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WALY, WALY, BUT LOVE BE BONNY.
These beautiful verses are thought to be only a part of Lord Jamie Douglas, (see the next piece,) in one copy or another of which, according to Motherwell, nearly all of them are to be found. They were first published in the Tea-Table Miscellany, (i. 231,) and are here given as they there appear, separate from an explicit story. Although in this condition they must be looked upon as a fragment, still, they are too awkwardly introduced in the ballad above mentioned, and too superior to the rest of the composition, to allow of our believing that they have as yet found their proper connection.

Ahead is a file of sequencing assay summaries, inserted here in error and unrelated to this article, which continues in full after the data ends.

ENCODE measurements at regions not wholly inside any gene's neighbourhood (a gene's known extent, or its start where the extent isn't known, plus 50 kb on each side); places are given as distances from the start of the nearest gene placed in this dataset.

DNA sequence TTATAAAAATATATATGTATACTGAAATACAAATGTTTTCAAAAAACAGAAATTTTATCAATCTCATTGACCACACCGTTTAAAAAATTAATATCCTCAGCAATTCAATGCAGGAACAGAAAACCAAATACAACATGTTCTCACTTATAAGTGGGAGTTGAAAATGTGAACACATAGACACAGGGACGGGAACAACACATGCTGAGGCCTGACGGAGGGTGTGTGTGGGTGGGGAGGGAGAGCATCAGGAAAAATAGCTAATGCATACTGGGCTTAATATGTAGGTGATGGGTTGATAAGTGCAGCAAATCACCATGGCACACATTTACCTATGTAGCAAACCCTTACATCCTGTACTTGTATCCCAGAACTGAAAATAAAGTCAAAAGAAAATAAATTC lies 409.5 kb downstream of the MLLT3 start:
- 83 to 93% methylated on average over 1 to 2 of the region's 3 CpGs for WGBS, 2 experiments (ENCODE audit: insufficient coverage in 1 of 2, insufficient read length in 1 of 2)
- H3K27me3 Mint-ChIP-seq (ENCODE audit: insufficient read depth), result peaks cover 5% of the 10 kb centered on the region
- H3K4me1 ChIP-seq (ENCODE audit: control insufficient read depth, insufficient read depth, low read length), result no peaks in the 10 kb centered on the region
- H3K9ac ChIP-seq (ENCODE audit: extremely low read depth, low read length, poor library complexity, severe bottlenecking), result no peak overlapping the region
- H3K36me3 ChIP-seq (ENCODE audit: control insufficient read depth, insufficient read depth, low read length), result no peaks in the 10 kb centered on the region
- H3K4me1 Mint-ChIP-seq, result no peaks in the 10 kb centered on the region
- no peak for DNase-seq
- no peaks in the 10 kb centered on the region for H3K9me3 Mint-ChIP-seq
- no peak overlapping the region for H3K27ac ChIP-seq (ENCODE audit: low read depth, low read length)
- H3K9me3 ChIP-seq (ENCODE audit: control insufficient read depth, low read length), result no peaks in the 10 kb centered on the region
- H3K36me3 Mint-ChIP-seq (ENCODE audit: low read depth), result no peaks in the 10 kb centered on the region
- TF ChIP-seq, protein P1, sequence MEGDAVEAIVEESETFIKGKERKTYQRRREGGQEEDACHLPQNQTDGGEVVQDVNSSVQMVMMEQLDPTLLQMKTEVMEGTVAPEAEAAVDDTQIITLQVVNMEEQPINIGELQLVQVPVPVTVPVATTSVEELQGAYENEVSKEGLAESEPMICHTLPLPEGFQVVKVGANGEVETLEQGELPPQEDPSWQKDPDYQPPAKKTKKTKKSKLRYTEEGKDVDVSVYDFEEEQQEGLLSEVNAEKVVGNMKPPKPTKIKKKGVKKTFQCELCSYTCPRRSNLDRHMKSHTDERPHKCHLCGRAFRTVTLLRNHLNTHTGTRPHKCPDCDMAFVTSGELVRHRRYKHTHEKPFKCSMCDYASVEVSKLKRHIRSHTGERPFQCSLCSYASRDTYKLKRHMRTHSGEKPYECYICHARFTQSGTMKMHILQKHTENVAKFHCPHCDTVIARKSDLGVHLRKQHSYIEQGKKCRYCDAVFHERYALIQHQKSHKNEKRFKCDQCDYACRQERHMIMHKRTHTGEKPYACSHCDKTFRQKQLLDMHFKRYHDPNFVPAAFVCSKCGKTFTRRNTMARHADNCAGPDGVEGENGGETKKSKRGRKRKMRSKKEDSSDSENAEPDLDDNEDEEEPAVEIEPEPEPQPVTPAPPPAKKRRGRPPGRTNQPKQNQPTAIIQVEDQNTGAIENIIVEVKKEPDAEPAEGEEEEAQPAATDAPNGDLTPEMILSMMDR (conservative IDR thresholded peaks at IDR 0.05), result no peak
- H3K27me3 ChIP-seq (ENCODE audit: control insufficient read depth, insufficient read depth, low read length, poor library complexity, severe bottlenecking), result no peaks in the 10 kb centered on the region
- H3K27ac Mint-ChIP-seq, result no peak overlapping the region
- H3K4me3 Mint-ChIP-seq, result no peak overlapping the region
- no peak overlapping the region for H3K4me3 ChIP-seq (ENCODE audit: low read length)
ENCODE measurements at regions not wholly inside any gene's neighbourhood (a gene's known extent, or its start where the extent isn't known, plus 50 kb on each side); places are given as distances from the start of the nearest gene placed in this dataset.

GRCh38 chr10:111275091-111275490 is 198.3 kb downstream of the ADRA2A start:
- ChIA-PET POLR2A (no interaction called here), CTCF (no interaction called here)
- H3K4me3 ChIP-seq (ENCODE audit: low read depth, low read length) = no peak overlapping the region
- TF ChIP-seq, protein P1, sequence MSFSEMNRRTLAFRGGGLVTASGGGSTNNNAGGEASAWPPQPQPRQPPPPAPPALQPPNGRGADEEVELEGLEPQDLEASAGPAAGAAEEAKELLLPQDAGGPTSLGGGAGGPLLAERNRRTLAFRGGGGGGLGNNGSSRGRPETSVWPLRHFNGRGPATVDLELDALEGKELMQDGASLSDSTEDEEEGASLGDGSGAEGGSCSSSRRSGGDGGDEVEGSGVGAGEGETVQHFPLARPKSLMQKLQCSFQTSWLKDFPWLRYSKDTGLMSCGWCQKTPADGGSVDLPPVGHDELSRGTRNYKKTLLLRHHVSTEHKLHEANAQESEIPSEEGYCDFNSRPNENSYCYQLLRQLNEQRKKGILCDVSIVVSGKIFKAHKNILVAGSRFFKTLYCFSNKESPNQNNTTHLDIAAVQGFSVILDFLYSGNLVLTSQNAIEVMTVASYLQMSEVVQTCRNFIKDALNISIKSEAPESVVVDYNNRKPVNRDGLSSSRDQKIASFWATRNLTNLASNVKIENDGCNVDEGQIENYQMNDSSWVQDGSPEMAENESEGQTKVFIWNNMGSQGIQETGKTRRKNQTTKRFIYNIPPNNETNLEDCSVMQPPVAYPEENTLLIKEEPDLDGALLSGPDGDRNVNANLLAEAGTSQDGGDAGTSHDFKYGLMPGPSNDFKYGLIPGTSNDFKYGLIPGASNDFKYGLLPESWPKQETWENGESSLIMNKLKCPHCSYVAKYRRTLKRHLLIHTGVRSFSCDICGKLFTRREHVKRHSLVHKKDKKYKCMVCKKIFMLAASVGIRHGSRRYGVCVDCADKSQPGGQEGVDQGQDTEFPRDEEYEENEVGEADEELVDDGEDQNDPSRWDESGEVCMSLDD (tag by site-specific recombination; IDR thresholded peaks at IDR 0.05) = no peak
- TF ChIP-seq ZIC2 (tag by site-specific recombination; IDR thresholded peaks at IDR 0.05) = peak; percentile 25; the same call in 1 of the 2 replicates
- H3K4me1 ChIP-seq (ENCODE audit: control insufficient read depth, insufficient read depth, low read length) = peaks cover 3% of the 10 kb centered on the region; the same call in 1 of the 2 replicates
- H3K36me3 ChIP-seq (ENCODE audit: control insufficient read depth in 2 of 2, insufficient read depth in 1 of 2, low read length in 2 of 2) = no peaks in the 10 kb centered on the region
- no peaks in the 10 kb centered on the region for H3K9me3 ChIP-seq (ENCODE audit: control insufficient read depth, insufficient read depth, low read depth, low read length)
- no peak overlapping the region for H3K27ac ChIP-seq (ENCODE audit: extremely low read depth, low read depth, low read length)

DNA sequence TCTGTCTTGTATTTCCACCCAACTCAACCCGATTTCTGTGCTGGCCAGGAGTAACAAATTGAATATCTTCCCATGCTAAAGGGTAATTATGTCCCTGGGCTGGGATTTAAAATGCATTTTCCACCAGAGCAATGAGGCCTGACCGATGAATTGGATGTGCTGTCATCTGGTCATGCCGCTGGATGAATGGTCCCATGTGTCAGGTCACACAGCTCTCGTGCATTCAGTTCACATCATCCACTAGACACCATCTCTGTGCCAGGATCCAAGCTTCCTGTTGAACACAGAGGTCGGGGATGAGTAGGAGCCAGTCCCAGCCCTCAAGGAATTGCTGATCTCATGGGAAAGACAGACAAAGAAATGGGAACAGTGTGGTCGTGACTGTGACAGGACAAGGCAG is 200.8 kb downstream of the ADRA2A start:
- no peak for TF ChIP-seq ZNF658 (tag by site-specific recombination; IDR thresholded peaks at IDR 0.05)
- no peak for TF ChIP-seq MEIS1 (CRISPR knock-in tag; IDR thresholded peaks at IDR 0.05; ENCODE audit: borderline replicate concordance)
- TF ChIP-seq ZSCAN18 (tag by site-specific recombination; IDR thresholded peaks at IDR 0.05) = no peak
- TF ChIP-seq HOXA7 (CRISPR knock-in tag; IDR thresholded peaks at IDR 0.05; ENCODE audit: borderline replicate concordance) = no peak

In Johnson's Museum, (i. 166,) besides several trifling variations from Kamsay's copy, the fourth is replaced by the following:
When cockle shells turn siller bells, And mussels grow on every tree,
When frost and snaw shall warm us a', Then shall my love prove true to me.
The third stanza stands thus in a Christmas medley,